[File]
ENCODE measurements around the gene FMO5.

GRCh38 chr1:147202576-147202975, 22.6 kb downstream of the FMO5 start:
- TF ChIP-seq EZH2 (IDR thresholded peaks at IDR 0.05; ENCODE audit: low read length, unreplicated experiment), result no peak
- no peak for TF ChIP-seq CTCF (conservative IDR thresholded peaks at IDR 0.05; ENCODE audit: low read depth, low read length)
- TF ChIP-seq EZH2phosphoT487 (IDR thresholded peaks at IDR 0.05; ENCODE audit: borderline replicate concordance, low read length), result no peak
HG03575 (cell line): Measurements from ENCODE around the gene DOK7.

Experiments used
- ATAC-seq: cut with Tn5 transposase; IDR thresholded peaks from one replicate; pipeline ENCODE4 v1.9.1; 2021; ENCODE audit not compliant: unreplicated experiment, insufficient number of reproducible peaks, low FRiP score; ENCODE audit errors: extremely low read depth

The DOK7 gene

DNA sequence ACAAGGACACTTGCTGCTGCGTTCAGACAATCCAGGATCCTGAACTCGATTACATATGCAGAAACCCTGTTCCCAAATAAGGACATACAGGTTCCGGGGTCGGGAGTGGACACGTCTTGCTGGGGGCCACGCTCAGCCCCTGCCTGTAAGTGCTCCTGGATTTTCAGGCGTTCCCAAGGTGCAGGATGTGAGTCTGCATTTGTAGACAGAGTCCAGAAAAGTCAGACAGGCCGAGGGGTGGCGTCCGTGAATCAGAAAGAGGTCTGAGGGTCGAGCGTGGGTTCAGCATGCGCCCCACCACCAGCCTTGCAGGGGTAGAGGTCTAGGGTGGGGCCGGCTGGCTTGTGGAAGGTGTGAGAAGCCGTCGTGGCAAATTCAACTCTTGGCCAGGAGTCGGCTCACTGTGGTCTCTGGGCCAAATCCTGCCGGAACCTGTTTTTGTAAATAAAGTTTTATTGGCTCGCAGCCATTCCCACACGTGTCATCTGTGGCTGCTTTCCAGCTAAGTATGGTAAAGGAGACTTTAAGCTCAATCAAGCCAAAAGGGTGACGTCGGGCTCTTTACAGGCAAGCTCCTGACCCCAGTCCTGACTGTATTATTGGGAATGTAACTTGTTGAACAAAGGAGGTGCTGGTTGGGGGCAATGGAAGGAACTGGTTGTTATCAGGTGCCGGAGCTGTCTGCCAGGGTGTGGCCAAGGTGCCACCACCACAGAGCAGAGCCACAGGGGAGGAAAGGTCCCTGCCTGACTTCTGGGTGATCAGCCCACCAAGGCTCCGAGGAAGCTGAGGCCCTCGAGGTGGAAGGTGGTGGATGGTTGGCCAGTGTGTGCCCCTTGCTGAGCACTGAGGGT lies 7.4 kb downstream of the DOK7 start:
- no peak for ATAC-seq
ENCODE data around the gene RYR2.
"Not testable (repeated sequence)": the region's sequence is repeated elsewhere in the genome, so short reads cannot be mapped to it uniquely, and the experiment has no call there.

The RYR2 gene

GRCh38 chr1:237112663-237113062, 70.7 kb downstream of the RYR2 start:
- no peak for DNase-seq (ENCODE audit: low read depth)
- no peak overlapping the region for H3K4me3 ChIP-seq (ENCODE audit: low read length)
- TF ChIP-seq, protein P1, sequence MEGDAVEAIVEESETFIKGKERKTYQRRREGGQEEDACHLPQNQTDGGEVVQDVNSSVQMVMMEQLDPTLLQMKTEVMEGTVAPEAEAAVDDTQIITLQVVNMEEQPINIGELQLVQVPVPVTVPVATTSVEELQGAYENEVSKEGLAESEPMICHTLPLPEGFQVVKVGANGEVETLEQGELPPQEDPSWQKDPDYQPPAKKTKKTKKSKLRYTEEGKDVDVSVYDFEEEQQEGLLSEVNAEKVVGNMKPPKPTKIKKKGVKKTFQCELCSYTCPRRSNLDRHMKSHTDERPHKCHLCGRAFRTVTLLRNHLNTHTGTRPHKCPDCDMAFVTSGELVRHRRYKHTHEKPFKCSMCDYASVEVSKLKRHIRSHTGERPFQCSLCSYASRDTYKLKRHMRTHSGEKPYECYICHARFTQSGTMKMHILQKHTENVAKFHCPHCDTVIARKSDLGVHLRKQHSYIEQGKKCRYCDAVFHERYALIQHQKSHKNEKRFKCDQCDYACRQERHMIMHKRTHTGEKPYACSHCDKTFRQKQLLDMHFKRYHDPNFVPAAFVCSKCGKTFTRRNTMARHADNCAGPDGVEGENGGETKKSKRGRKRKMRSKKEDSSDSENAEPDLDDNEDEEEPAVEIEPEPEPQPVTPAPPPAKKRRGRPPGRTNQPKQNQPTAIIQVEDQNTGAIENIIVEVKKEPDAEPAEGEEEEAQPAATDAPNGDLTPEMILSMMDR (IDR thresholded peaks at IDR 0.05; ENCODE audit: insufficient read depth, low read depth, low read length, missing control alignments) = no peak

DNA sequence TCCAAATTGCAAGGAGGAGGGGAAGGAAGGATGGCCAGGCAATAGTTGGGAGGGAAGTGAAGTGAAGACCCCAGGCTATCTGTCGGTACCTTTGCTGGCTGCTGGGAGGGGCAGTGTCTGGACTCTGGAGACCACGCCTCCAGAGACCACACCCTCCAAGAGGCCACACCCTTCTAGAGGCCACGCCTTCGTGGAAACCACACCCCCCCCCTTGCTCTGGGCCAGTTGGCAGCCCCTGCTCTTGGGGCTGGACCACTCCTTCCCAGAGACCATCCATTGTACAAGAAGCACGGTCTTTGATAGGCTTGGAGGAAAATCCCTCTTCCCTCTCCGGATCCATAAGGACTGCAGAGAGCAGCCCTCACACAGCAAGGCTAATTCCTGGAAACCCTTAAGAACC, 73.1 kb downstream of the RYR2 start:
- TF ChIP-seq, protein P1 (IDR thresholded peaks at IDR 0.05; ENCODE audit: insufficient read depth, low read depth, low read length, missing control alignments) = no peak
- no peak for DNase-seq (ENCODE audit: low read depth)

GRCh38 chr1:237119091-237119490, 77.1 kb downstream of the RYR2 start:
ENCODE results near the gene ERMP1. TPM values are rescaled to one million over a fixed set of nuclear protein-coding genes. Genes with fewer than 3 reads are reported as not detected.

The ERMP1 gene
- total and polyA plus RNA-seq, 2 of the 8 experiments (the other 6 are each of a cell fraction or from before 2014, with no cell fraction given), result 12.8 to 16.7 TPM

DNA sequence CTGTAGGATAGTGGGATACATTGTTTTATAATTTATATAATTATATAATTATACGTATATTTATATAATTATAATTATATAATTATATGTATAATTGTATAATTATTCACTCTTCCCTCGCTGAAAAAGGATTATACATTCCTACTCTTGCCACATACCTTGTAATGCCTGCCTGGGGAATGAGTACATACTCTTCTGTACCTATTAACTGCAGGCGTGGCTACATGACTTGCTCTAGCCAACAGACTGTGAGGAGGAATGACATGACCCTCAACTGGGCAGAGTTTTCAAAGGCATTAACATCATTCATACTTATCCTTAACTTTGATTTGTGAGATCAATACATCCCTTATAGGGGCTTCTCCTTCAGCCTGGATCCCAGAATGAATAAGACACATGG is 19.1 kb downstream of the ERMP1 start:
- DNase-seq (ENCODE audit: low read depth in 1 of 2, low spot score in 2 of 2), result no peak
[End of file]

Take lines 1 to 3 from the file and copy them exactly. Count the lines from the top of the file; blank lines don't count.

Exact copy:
ENCODE measurements around the gene FMO5.

GRCh38 chr1:147202576-147202975, 22.6 kb downstream of the FMO5 start:
- TF ChIP-seq EZH2 (IDR thresholded peaks at IDR 0.05; ENCODE audit: low read length, unreplicated experiment), result no peak